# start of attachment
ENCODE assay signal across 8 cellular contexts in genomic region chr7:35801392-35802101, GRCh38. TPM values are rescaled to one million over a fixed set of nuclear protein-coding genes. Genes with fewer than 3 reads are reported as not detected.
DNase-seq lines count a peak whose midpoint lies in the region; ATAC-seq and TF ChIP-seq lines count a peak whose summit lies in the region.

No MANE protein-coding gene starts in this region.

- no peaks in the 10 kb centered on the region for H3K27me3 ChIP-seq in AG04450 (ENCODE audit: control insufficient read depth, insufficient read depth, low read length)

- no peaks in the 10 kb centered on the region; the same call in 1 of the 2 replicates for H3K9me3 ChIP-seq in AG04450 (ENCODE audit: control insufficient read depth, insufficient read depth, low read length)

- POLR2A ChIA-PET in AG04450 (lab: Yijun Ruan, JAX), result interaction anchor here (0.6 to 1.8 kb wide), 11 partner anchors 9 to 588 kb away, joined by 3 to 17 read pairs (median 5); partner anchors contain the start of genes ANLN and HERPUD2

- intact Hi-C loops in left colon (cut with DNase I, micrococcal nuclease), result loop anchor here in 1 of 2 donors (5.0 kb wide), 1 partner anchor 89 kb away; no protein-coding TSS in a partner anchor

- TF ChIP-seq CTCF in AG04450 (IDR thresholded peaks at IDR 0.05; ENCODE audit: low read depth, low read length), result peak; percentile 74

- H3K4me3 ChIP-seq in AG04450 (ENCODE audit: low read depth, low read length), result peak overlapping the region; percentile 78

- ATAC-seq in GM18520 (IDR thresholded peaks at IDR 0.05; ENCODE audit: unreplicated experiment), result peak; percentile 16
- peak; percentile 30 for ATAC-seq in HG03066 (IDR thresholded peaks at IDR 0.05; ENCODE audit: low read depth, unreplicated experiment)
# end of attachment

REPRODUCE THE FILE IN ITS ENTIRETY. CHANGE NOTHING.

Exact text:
ENCODE assay signal across 8 cellular contexts in genomic region chr7:35801392-35802101, GRCh38. TPM values are rescaled to one million over a fixed set of nuclear protein-coding genes. Genes with fewer than 3 reads are reported as not detected.
DNase-seq lines count a peak whose midpoint lies in the region; ATAC-seq and TF ChIP-seq lines count a peak whose summit lies in the region.

No MANE protein-coding gene starts in this region.

- no peaks in the 10 kb centered on the region for H3K27me3 ChIP-seq in AG04450 (ENCODE audit: control insufficient read depth, insufficient read depth, low read length)

- no peaks in the 10 kb centered on the region; the same call in 1 of the 2 replicates for H3K9me3 ChIP-seq in AG04450 (ENCODE audit: control insufficient read depth, insufficient read depth, low read length)

- POLR2A ChIA-PET in AG04450 (lab: Yijun Ruan, JAX), result interaction anchor here (0.6 to 1.8 kb wide), 11 partner anchors 9 to 588 kb away, joined by 3 to 17 read pairs (median 5); partner anchors contain the start of genes ANLN and HERPUD2

- intact Hi-C loops in left colon (cut with DNase I, micrococcal nuclease), result loop anchor here in 1 of 2 donors (5.0 kb wide), 1 partner anchor 89 kb away; no protein-coding TSS in a partner anchor

- TF ChIP-seq CTCF in AG04450 (IDR thresholded peaks at IDR 0.05; ENCODE audit: low read depth, low read length), result peak; percentile 74

- H3K4me3 ChIP-seq in AG04450 (ENCODE audit: low read depth, low read length), result peak overlapping the region; percentile 78

- ATAC-seq in GM18520 (IDR thresholded peaks at IDR 0.05; ENCODE audit: unreplicated experiment), result peak; percentile 16
- peak; percentile 30 for ATAC-seq in HG03066 (IDR thresholded peaks at IDR 0.05; ENCODE audit: low read depth, unreplicated experiment)